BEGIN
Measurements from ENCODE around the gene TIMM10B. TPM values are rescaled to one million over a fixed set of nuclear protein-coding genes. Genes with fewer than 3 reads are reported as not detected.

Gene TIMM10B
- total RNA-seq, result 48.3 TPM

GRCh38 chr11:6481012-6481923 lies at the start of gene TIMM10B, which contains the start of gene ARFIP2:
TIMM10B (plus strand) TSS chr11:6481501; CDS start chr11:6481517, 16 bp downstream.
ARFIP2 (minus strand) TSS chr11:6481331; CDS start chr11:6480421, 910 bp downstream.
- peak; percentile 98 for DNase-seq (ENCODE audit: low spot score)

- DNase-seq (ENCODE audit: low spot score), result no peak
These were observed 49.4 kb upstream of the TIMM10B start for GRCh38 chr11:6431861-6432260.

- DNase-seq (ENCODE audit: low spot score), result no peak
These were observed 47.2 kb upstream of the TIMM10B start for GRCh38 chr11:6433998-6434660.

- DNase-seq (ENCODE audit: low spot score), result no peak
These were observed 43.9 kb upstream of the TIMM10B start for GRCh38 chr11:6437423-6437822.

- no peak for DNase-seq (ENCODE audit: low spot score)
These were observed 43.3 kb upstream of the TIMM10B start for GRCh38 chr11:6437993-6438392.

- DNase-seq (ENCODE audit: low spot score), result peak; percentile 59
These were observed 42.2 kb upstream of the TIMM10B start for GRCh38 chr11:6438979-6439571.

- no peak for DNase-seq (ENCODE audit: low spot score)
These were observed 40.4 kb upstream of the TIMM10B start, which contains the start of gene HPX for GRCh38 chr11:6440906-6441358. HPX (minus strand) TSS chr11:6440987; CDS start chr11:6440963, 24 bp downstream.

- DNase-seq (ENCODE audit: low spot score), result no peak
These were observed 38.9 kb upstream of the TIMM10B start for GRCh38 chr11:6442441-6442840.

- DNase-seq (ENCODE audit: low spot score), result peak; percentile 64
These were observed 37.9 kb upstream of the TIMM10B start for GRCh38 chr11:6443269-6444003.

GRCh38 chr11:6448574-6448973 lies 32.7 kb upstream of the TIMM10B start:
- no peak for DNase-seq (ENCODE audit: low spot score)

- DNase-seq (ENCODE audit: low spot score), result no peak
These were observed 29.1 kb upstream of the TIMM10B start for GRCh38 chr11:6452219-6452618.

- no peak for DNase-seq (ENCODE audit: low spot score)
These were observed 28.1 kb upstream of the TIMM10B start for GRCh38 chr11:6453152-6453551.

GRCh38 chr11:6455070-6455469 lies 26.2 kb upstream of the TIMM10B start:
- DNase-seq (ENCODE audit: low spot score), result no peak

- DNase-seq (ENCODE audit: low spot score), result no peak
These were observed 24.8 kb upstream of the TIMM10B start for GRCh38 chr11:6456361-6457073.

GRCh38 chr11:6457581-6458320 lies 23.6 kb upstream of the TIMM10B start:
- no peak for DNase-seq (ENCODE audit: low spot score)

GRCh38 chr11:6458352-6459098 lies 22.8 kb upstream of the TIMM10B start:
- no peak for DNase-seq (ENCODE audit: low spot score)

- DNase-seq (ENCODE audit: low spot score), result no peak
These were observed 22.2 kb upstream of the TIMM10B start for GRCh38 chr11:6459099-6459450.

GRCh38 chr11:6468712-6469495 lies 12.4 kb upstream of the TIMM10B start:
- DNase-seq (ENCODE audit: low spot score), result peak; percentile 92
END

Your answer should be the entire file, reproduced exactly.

Measurements from ENCODE around the gene TIMM10B. TPM values are rescaled to one million over a fixed set of nuclear protein-coding genes. Genes with fewer than 3 reads are reported as not detected.

Gene TIMM10B
- total RNA-seq, result 48.3 TPM

GRCh38 chr11:6481012-6481923 lies at the start of gene TIMM10B, which contains the start of gene ARFIP2:
TIMM10B (plus strand) TSS chr11:6481501; CDS start chr11:6481517, 16 bp downstream.
ARFIP2 (minus strand) TSS chr11:6481331; CDS start chr11:6480421, 910 bp downstream.
- peak; percentile 98 for DNase-seq (ENCODE audit: low spot score)

- DNase-seq (ENCODE audit: low spot score), result no peak
These were observed 49.4 kb upstream of the TIMM10B start for GRCh38 chr11:6431861-6432260.

- DNase-seq (ENCODE audit: low spot score), result no peak
These were observed 47.2 kb upstream of the TIMM10B start for GRCh38 chr11:6433998-6434660.

- DNase-seq (ENCODE audit: low spot score), result no peak
These were observed 43.9 kb upstream of the TIMM10B start for GRCh38 chr11:6437423-6437822.

- no peak for DNase-seq (ENCODE audit: low spot score)
These were observed 43.3 kb upstream of the TIMM10B start for GRCh38 chr11:6437993-6438392.

- DNase-seq (ENCODE audit: low spot score), result peak; percentile 59
These were observed 42.2 kb upstream of the TIMM10B start for GRCh38 chr11:6438979-6439571.

- no peak for DNase-seq (ENCODE audit: low spot score)
These were observed 40.4 kb upstream of the TIMM10B start, which contains the start of gene HPX for GRCh38 chr11:6440906-6441358. HPX (minus strand) TSS chr11:6440987; CDS start chr11:6440963, 24 bp downstream.

- DNase-seq (ENCODE audit: low spot score), result no peak
These were observed 38.9 kb upstream of the TIMM10B start for GRCh38 chr11:6442441-6442840.

- DNase-seq (ENCODE audit: low spot score), result peak; percentile 64
These were observed 37.9 kb upstream of the TIMM10B start for GRCh38 chr11:6443269-6444003.

GRCh38 chr11:6448574-6448973 lies 32.7 kb upstream of the TIMM10B start:
- no peak for DNase-seq (ENCODE audit: low spot score)

- DNase-seq (ENCODE audit: low spot score), result no peak
These were observed 29.1 kb upstream of the TIMM10B start for GRCh38 chr11:6452219-6452618.

- no peak for DNase-seq (ENCODE audit: low spot score)
These were observed 28.1 kb upstream of the TIMM10B start for GRCh38 chr11:6453152-6453551.

GRCh38 chr11:6455070-6455469 lies 26.2 kb upstream of the TIMM10B start:
- DNase-seq (ENCODE audit: low spot score), result no peak

- DNase-seq (ENCODE audit: low spot score), result no peak
These were observed 24.8 kb upstream of the TIMM10B start for GRCh38 chr11:6456361-6457073.

GRCh38 chr11:6457581-6458320 lies 23.6 kb upstream of the TIMM10B start:
- no peak for DNase-seq (ENCODE audit: low spot score)

GRCh38 chr11:6458352-6459098 lies 22.8 kb upstream of the TIMM10B start:
- no peak for DNase-seq (ENCODE audit: low spot score)

- DNase-seq (ENCODE audit: low spot score), result no peak
These were observed 22.2 kb upstream of the TIMM10B start for GRCh38 chr11:6459099-6459450.

GRCh38 chr11:6468712-6469495 lies 12.4 kb upstream of the TIMM10B start:
- DNase-seq (ENCODE audit: low spot score), result peak; percentile 92